Francis Italiano


Francis ItalianoEvery community may have a story to tell - but its not often that we find there are enough listeners. And finding listeners who include mainstream theatre companies isn't always the easiest of achievements. The field of community arts has long been associated with the tag-lines of under-funded, under privileged and more often than not it fails to get anything more than sideways glance from the mainstage arts companies in Australia.

However, every now and then there is a beacon of hope. WA's state theatre company, Black Swan are looking at things a little differently. Having developed a relationship with the community of Carnavron, Black Swan is working closely with the residents to explore stories and support the local artistic scene.

Francis Italiano, a writer with extensive skills in community and cultural development (and experience gained many years before the term came into use) is originally from Melbourne. However, twelve years ago he made the decision to move to the west coast and hasn't looked back. As the writer for this new pilot project WA Stories, Italiano has been spending the past few months learning and listening as he gets to know the community, typically over cups of tea and tim-tams.

"It was fortunate that I had connections to the community before I started this project," explains Italiano, "I had dome some other theatre and youth projects and had a strange connection to the place and it was a real good fit."

But it also helps that the nature of the project doesn't involve what Italiano calls a 'FIFO [Fly In Fly Out] mentality'.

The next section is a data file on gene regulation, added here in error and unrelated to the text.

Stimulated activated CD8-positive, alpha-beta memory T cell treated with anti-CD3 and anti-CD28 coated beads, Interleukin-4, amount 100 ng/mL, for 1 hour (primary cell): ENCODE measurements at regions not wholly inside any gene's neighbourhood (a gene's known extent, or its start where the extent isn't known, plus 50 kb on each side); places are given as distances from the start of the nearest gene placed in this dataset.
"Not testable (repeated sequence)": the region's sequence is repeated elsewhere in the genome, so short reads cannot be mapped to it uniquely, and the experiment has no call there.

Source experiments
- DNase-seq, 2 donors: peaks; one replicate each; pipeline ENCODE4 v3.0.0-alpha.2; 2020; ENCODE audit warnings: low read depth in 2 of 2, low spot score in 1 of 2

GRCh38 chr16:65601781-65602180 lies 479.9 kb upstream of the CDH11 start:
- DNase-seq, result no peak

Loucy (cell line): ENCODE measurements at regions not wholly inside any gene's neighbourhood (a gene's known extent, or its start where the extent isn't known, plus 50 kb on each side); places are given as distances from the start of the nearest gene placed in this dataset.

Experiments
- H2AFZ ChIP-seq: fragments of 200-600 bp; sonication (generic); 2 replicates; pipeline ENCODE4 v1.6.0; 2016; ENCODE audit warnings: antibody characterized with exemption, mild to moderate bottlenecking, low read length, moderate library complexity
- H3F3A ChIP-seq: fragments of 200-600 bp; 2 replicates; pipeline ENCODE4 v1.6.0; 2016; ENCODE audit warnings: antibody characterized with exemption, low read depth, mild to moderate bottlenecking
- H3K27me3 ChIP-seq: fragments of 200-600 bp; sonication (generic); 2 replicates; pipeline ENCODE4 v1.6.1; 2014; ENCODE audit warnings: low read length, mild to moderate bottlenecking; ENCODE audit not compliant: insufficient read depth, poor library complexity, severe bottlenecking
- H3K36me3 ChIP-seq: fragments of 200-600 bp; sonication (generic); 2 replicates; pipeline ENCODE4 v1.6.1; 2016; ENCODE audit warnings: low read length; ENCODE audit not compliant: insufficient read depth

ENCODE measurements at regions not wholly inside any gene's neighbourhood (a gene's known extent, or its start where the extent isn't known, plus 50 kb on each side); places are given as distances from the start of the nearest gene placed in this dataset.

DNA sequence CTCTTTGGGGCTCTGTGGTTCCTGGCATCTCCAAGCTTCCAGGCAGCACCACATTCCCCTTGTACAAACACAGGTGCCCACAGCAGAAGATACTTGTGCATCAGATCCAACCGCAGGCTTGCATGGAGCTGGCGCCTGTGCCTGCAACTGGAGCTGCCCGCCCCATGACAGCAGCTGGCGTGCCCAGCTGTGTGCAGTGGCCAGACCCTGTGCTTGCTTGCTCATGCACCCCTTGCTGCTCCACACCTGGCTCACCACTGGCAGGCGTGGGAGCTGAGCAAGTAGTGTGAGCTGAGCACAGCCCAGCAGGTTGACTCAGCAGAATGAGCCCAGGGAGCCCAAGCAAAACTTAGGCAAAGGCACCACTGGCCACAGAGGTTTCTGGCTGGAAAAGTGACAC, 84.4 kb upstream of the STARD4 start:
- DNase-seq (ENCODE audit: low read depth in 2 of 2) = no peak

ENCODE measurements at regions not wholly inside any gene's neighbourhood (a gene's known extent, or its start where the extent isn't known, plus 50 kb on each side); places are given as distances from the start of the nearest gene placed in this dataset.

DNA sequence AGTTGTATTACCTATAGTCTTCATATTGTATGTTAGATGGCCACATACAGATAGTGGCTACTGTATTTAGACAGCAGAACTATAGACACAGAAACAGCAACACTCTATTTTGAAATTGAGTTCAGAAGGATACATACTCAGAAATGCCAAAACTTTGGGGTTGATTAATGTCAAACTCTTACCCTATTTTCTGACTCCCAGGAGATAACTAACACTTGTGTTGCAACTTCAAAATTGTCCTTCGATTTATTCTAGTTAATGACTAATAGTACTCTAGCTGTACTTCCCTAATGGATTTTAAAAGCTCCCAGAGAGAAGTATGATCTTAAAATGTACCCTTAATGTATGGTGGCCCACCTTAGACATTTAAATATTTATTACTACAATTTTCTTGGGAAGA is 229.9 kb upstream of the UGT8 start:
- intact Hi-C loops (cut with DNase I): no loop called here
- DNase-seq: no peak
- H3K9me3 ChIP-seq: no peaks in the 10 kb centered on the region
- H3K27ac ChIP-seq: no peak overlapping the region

"Black Swan recognizes that this is about longer term relationships and demonstrating investment into the community... and that this can only be done when there is empowerment with the community, in the community, by the community and ultimately, for the community."

However, this isn't about just picking any isolated town in Western Australia. Carnavron, as Italiano eloquently expresses "is not just some remote red dirt place".

"This is an incredibly rich and fertile area; it is part of a delta region on the Gascoyne river, and one of the few places in Australia where the desert reaches the coast," says Italiano, "In addition, there are range of different populations who have settled here including the Yamatji people who have different sub-groups, as well as southern European migrants who formed part of the white settler culture and more recently a growing Asian population."  

What is also little known about this region that although it is one of the most fertile areas the Gascoyne river (the longest river in WA) only flows on the surface for about a third of the year. The rest of the year it actually flows under the earth resulting every few years or so in devastating floods.

"Being at the mercy of the elements creates a form of resilience and strength and this is evident in the community of Carnavron,"says Italiano, "Certainly the landscape can be seen as the classic regional Australia's harsh environment - but the incredible fertility here is a testimony to the people who have developed and sustained a thriving horticultural and plantation industry, despite the huge obstacles they face with such extreme climate conditions."

Italiano is working with the local community primarily as a story-gatherer and writer and he emphasizes that WA Stories is not simply a large scale community project. 

"This is about making those individual connections with the community, using time and staggered development phases to create and sustain broader community engagement towards what will be a production for the local community," says Italiano, "If it does develop further then that is simply an added bonus."

Ultimately, the efforts of Black Swan are to ensure that the commitment is at all times centred on allowing the stories already present with the community to he heard and shared; as a source of pride for the people, and indeed for all Australians.

Further information: www.bsstc.com.au


Image credit:-
Top right: Francis Italiano. Photo: Alena Tompkins







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